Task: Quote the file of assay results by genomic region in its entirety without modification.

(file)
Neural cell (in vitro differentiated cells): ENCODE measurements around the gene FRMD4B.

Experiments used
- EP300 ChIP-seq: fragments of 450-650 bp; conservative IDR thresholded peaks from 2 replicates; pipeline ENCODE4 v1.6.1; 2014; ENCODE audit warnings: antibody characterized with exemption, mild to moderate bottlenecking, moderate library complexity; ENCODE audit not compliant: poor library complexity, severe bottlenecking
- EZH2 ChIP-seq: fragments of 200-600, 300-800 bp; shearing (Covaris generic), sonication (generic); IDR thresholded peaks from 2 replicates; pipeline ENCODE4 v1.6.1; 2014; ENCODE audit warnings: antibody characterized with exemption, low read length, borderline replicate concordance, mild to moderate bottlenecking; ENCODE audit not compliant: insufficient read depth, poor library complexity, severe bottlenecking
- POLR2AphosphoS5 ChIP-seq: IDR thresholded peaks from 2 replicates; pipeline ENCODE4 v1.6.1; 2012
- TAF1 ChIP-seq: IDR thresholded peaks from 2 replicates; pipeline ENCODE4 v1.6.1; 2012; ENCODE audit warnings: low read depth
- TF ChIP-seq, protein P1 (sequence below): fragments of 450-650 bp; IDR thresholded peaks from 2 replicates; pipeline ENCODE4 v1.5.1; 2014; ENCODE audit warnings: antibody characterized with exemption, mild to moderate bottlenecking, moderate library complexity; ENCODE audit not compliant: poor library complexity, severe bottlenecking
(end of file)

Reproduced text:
Neural cell (in vitro differentiated cells): ENCODE measurements around the gene FRMD4B.

Experiments used
- EP300 ChIP-seq: fragments of 450-650 bp; conservative IDR thresholded peaks from 2 replicates; pipeline ENCODE4 v1.6.1; 2014; ENCODE audit warnings: antibody characterized with exemption, mild to moderate bottlenecking, moderate library complexity; ENCODE audit not compliant: poor library complexity, severe bottlenecking
- EZH2 ChIP-seq: fragments of 200-600, 300-800 bp; shearing (Covaris generic), sonication (generic); IDR thresholded peaks from 2 replicates; pipeline ENCODE4 v1.6.1; 2014; ENCODE audit warnings: antibody characterized with exemption, low read length, borderline replicate concordance, mild to moderate bottlenecking; ENCODE audit not compliant: insufficient read depth, poor library complexity, severe bottlenecking
- POLR2AphosphoS5 ChIP-seq: IDR thresholded peaks from 2 replicates; pipeline ENCODE4 v1.6.1; 2012
- TAF1 ChIP-seq: IDR thresholded peaks from 2 replicates; pipeline ENCODE4 v1.6.1; 2012; ENCODE audit warnings: low read depth
- TF ChIP-seq, protein P1 (sequence below): fragments of 450-650 bp; IDR thresholded peaks from 2 replicates; pipeline ENCODE4 v1.5.1; 2014; ENCODE audit warnings: antibody characterized with exemption, mild to moderate bottlenecking, moderate library complexity; ENCODE audit not compliant: poor library complexity, severe bottlenecking